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First World War

1st Battalion, King's Own Royal Lancaster Regiment

Account of the Battle of Le Cateau

By Captain Gaston Roland Rigden Beaumont, in August 1914 a 2nd Lieutenant with the ‘B’ Company, 1st Battalion, King’s Own Royal Lancaster Regiment.

Commissioned as 2nd Lieutenant in to the 3rd (Special Reserve) Battalion, King’s Own Royal Lancaster Regiment on 2nd August 1913. Attached to the 1st Battalion on mobilisation, and arrived in France with the rest of the battalion on 23rd August 1914.

Aerial photograph showing Haucourt and Le Cateau

Le Cateau

“We arrived at dawn by the Ligny Road to a spot where subsequently we suffered so heavily. The Battalion was ordered to form close Column facing the enemy’s direction of defences. Companies were dressed by the right, piled arms, and place equipment at their feet. There was a big stir because some of the arms were out of alignment and the equipment did not in all cases show a true line. A full 7 to 10 minutes was spent in adjusting these errors. The Brigade Commander rode up to the Commanding Officer and shortly afterwards we were told to remain where we were as breakfast would shortly be up. Everyone was very tired and hungry having had nothing to eat since dinner the day before. A remark was passed as regards our safety. My Company Commander replied that French Cavalry were out in front and the enemy could not possibly worry us for at least three hours.

The picture of this period was as follows:-
Three Companies of the Battalion in close Column, the fourth company just about to move up to the left with a view to continuing a line with the 20th who had just commenced to dig in. Just about this time some Cavalry (about a troop) rode within 500 yards of us, looked at us and trotted off again. I saw their uniform quite distinctly and mentioned that they were not Frenchmen. I was told not to talk nonsense and reminded that I was very young. It was early in the morning and nobody felt talkative, least of all my Company Commander? The Cavalry appeared again in the distance and brought up wheeled vehicles; this was all done very peaceably and exposed to full view. We could now hear the road transport on the cobbled road and a shout went up “Here’s the Cooker”. New life came to the men and Mess Tins were hurriedly sought. Then came the fire. The field we were in was a cornfield. The corn had been cut. Bullets were mostly about 4 feet high just hitting the top of the corn stalks. Temporary panic ensued. Some tried to reach the valley behind, others chewed the cud; of those who got up most were hit. The machine gun fire only lasted about two minutes and caused about 400 casualties. The 4th Company moving off to the left was caught in columns of fours. Shell fire now started and did considerable damage to the transport, the cooker being the first vehicle to go. A little Sealyham terrier* that we had collected at Horsham St. Faith’s before embarking, and that the troops had jacketed with the Union Jack was killed whilst standing next to the Driver of a General Service Wagon. I mention this as I saw the same Driver the day after still carrying the dog, he was very upset when he was ordered to bury it.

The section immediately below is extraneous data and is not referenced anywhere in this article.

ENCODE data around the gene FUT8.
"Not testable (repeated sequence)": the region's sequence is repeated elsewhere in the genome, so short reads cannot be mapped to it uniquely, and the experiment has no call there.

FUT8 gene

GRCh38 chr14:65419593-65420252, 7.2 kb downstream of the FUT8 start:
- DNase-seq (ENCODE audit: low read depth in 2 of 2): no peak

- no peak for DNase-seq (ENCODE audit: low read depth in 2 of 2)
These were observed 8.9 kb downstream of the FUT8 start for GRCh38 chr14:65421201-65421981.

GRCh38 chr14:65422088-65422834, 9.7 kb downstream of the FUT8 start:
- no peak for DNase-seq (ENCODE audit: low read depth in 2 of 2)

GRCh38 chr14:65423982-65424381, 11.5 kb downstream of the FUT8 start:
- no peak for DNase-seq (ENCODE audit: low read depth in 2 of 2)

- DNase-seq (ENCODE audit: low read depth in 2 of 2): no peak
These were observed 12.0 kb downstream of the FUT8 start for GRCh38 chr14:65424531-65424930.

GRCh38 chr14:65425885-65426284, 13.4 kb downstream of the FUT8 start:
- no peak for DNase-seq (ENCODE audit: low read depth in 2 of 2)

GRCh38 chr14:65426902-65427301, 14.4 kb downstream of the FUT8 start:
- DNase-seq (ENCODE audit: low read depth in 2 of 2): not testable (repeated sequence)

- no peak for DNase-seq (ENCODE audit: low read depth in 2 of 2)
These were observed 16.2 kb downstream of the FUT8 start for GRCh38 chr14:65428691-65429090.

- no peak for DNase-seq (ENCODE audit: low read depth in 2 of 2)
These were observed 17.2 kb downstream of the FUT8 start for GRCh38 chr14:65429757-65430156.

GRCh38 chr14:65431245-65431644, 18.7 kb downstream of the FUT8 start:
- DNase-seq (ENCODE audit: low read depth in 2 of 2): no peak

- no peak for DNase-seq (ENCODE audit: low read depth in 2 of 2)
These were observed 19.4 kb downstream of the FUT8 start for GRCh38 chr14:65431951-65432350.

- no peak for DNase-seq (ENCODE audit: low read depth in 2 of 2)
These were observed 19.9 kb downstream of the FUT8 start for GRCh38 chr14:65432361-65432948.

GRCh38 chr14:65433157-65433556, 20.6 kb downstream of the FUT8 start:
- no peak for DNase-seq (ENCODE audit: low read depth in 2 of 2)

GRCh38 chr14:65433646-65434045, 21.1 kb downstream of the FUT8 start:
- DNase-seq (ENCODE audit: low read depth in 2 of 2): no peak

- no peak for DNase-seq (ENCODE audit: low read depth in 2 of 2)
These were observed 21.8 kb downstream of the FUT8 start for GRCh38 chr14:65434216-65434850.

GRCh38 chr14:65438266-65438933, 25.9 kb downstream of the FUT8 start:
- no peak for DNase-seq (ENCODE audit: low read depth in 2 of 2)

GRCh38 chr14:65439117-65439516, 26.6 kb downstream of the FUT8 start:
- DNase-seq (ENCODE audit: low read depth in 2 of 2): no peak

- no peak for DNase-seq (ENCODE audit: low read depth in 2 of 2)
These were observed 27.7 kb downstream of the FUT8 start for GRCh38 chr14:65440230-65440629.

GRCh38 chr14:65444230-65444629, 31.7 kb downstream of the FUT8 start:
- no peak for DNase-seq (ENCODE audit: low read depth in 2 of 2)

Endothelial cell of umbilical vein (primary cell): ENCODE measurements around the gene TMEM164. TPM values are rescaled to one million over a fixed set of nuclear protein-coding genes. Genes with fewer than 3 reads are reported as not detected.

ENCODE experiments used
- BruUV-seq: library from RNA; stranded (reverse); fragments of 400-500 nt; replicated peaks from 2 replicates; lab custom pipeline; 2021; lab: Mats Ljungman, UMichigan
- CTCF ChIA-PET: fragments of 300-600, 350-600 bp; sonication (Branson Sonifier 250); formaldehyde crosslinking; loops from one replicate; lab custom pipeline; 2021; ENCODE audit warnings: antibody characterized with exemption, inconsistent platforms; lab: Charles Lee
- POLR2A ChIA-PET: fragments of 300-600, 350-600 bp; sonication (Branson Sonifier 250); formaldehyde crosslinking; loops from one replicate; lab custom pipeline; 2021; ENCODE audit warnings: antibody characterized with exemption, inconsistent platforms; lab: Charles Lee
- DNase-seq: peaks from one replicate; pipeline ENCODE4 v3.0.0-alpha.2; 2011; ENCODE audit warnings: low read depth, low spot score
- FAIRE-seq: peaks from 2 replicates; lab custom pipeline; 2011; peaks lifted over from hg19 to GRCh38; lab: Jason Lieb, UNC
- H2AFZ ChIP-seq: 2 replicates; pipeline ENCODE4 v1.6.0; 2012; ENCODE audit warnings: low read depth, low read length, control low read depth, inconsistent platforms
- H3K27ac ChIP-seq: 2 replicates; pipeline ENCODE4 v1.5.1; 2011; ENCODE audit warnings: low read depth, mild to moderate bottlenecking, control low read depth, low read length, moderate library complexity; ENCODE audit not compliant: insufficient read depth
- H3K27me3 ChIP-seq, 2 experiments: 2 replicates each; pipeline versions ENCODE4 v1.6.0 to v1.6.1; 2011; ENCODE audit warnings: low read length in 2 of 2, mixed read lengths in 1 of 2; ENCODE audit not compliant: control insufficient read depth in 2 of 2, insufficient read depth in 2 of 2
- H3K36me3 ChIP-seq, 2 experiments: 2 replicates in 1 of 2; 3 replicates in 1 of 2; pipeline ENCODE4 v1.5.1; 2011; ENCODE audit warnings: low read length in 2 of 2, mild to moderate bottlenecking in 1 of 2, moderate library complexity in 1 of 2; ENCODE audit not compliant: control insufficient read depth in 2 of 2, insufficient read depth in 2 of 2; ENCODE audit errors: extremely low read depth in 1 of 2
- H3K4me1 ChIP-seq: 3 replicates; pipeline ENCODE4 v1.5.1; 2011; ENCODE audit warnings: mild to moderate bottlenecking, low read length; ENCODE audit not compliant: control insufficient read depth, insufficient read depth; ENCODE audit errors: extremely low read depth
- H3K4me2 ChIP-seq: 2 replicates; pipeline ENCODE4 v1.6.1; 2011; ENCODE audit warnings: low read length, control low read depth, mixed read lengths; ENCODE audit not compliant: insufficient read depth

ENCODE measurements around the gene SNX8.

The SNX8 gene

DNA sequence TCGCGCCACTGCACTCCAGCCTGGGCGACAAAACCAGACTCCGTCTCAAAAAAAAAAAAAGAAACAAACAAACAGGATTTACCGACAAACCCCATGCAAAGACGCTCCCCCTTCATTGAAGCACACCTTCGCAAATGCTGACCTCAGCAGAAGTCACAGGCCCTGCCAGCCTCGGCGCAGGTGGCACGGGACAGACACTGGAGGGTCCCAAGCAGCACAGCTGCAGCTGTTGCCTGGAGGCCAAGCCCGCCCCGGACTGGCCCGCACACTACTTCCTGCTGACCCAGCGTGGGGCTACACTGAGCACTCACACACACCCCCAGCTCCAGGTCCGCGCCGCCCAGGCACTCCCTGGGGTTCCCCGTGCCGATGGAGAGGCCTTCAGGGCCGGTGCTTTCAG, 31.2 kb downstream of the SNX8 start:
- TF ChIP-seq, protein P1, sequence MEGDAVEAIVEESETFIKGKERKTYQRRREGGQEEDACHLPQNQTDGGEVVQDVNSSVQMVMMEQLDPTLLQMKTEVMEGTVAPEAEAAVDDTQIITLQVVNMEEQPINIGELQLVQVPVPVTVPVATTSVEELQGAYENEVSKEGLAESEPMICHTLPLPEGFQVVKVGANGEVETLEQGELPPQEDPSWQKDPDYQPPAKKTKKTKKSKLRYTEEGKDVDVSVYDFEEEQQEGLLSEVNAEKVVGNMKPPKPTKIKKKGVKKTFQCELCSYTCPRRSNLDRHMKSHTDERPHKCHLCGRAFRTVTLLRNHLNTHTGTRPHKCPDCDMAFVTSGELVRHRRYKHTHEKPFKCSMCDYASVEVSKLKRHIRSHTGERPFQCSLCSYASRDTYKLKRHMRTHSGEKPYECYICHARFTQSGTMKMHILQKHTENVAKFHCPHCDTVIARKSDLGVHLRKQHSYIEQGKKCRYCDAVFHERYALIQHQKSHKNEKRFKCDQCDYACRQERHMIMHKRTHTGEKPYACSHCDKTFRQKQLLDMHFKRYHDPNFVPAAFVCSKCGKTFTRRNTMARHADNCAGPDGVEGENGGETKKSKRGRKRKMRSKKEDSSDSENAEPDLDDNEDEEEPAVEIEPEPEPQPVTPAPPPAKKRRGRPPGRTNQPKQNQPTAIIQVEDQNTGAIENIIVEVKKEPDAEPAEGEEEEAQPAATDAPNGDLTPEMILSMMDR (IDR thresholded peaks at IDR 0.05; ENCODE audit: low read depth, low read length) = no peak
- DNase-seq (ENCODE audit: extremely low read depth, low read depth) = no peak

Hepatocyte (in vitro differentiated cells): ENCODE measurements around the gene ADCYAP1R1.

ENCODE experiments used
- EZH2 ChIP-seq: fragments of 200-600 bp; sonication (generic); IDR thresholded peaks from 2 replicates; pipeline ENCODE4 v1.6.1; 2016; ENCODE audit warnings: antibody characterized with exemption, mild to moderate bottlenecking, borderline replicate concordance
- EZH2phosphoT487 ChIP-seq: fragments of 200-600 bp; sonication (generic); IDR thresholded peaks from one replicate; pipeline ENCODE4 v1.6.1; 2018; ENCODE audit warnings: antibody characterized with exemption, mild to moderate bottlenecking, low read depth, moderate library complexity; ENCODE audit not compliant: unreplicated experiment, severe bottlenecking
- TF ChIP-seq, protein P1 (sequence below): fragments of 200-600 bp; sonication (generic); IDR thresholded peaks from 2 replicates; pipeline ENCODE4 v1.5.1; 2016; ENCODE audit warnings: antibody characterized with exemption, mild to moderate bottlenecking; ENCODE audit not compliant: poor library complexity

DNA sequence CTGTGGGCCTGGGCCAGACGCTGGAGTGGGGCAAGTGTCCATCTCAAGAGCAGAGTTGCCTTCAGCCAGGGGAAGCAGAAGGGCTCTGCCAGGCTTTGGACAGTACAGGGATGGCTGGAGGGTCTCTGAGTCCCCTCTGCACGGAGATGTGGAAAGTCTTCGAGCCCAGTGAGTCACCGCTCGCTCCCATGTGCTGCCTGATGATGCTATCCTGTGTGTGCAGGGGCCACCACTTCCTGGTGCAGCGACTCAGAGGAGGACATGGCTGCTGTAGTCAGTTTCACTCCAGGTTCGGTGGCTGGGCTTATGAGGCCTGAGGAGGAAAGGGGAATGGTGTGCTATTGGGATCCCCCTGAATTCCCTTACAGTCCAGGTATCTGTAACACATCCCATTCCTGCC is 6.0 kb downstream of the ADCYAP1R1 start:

The Commanding Officer was killed by the first burst and the Second in Command rallied the Battalion; several of us taking up position to the right of the point where we had suffered so heavily.

An attack was organised at once, we re-took our arms and got in most of the wounded. The others were left and taken prisoner later at Haucourt Church that night.”

The above extract from a letter of an officer of the King’s Own. As regards the last sentence of it, 4 Division (it should be remembered) had no Field Ambulance and it therefore had great difficulty in getting any of its wounded away. It was also deficient of signals, Cavalry, Cyclists, Royal Engineers Train and Divisional Ammunition Column.

The 4th Division Headquarters at Haucourt got the ‘overs’ from this firing, the General’s ADC and several men being hit. Stragglers began to come back into the village where the Divisional Staff collected them and led them forward again to the position North of Warnelle Ravine.



Captain Gaston Roland Rigden Beaumont

Gaston Roland Rigden Beaumont was commissioned as a 2nd Lieutenant into the 3rd (Special Reserve) Battalion of the King’s Own Royal Lancaster Regiment on 2nd August 1913.  He was attached to 1st King’s Own on mobilisation. He served throughout the Retreat from Mons and Advance, the Battles of the Marne, Aisne, Meteren and 1st Battle of Ypres. He received a Regular Commission as 2nd Lieutenant on 30th October 1914. Promoted to Lieutenant on 18th February 1915. He was with the Signal Service from 12th January 1915 to 9th November 1919.  Promoted Captain on 13th July 1917. After the war he became Adjutant of the 1st Battalion King’s Own, in Palestine and Egypt between 5th February 1930 and 5th February 1933.   He was promoted Major on 21st October 1934.  He was awarded the Military Cross during the First World War.

*  The 1st Battalion, following mobilisation, moved to Cromer and were then billeted at Horsham St Faith, Norfolk, between 12th and 18th August, before moving by rail from Norwich to Wembley where the battalion camped at Neasden until it departed on 21st August to Southampton docks.

Sealyham Terrier - The Sealyham Terrier is a rare Welsh breed of small to medium-sized terrier that originated in Wales as a working dog.

See also the poem about Captain Henry Clutterbuck "Just Like Clutterbuck!"


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 You must seek permission prior to publication of any of our images.

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